June 20, 2018
2 min read

Illicit drug use among risk factors associated with cesarean section infections

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Researchers found that illicit drug use, history of smoking, prior cesarean section and higher BMI were associated with an increased risk for cesarean section infections.

The findings are from a retrospective chart review performed at the University of Florida (UF) Health Jacksonville after staff reported an unexpectedly high number of cesarean section infections at the facility, which were largely due to common commensal organisms, according to research presented at the Association for Professionals in Infection Control and Epidemiology (APIC) conference.

Infection preventionists Stefanie Buchanan, RN, BSN, CIC, and Marko Predic, MS, examined the records of 30 women who developed an infection following a cesarean section and 60 women who did not develop an infection after a cesarean section. They found that women with infections were 25.3 times more likely to have a history of illicit drug use; 8.41 times more likely to have had a prior cesarean section; and 3.8 times more likely to have a history of smoking. Having a higher BMI also was a significant predelivery risk factor, with the average BMI being 42.4 among women with an infection vs. 36.9 among controls.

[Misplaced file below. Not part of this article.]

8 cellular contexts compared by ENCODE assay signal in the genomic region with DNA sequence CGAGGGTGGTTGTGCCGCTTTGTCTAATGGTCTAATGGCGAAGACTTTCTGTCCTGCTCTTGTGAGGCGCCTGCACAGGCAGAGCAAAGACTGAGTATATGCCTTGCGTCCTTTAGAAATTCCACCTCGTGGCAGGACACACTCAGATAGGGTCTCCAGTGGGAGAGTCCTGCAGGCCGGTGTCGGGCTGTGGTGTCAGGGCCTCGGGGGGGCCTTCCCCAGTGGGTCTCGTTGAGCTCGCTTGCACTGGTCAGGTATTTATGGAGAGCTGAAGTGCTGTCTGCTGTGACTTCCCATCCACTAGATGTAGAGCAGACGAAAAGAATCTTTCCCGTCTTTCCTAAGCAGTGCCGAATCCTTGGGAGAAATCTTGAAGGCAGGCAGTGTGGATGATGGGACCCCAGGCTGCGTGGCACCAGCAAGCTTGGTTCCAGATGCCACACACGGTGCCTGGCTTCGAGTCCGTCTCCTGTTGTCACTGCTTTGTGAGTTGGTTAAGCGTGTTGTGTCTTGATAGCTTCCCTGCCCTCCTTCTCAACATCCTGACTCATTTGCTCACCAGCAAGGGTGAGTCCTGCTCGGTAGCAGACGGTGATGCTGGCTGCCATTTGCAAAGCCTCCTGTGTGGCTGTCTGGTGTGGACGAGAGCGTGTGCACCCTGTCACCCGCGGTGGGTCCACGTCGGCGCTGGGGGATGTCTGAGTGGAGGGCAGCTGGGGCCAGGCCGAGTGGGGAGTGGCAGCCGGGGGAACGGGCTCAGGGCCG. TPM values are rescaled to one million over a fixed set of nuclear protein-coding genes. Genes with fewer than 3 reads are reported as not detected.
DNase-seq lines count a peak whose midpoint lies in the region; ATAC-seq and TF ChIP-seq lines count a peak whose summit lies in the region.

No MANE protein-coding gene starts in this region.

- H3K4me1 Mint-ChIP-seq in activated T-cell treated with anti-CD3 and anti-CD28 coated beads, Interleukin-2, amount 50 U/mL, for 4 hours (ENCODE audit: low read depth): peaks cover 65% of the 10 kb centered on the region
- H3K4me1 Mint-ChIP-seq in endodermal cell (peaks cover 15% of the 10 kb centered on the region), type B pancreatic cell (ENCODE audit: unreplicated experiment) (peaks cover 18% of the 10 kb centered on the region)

After further review of the cases, Buchanan and Predic concluded that more patient education is needed to prevent cesarean section infections among women.

“We found that women leave the hospital with a breadth of information on caring for a newborn and often overlook the education provided on caring for their wound,” Buchanan said in a news release.

In light of these findings, the standard of care for women who undergo cesarean section has been updated at the UF Health Jacksonville. Nurses now provide women with additional resources for wound care and show them how to properly clean their wounds during an assisted shower demonstration. In addition, because many infections were caused by common commensals, patients are now bathed with chlorhexidine gluconate before their surgery.

With these changes, the researchers said they expect there will be a significant reduction in cesarean section infections.

“The UF Health Jacksonville infection prevention team’s work contributes to our understanding of risk factors associated with C-section infections,” APIC President Janet Haas, PhD, RN, CIC, FSHEA, FAPIC, said in the release. “They have used [these] data to design better processes of care for their patients, improving the health and safety of new mothers.”


Buchanan S, Predic M. Risk Factors associated with cesarean section infections. Presented at: APIC 2018; June 13-15, 2018; Minneapolis.

Disclosures: Infectious Disease News was unable to confirm relevant financial disclosures at the time of publication.